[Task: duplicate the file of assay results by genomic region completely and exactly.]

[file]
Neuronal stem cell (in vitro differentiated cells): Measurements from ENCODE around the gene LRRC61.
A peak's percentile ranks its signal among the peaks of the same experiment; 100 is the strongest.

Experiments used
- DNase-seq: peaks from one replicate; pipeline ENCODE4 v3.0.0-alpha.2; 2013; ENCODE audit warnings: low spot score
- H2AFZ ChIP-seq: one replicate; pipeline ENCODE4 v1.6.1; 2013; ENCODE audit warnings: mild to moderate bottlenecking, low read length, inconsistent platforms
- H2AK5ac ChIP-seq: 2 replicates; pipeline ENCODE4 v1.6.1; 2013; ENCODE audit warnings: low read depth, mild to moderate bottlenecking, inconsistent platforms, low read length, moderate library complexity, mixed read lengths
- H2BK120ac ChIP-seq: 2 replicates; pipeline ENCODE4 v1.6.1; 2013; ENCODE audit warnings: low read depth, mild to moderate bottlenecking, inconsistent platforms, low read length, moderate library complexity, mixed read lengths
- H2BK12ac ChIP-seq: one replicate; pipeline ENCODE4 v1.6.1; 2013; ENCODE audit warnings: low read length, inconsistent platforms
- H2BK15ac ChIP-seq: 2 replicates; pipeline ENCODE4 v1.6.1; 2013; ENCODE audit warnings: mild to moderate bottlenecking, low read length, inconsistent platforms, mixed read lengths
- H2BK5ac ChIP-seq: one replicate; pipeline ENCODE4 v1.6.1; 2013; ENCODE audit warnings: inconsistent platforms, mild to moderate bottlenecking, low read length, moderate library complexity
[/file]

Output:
Neuronal stem cell (in vitro differentiated cells): Measurements from ENCODE around the gene LRRC61.
A peak's percentile ranks its signal among the peaks of the same experiment; 100 is the strongest.

Experiments used
- DNase-seq: peaks from one replicate; pipeline ENCODE4 v3.0.0-alpha.2; 2013; ENCODE audit warnings: low spot score
- H2AFZ ChIP-seq: one replicate; pipeline ENCODE4 v1.6.1; 2013; ENCODE audit warnings: mild to moderate bottlenecking, low read length, inconsistent platforms
- H2AK5ac ChIP-seq: 2 replicates; pipeline ENCODE4 v1.6.1; 2013; ENCODE audit warnings: low read depth, mild to moderate bottlenecking, inconsistent platforms, low read length, moderate library complexity, mixed read lengths
- H2BK120ac ChIP-seq: 2 replicates; pipeline ENCODE4 v1.6.1; 2013; ENCODE audit warnings: low read depth, mild to moderate bottlenecking, inconsistent platforms, low read length, moderate library complexity, mixed read lengths
- H2BK12ac ChIP-seq: one replicate; pipeline ENCODE4 v1.6.1; 2013; ENCODE audit warnings: low read length, inconsistent platforms
- H2BK15ac ChIP-seq: 2 replicates; pipeline ENCODE4 v1.6.1; 2013; ENCODE audit warnings: mild to moderate bottlenecking, low read length, inconsistent platforms, mixed read lengths
- H2BK5ac ChIP-seq: one replicate; pipeline ENCODE4 v1.6.1; 2013; ENCODE audit warnings: inconsistent platforms, mild to moderate bottlenecking, low read length, moderate library complexity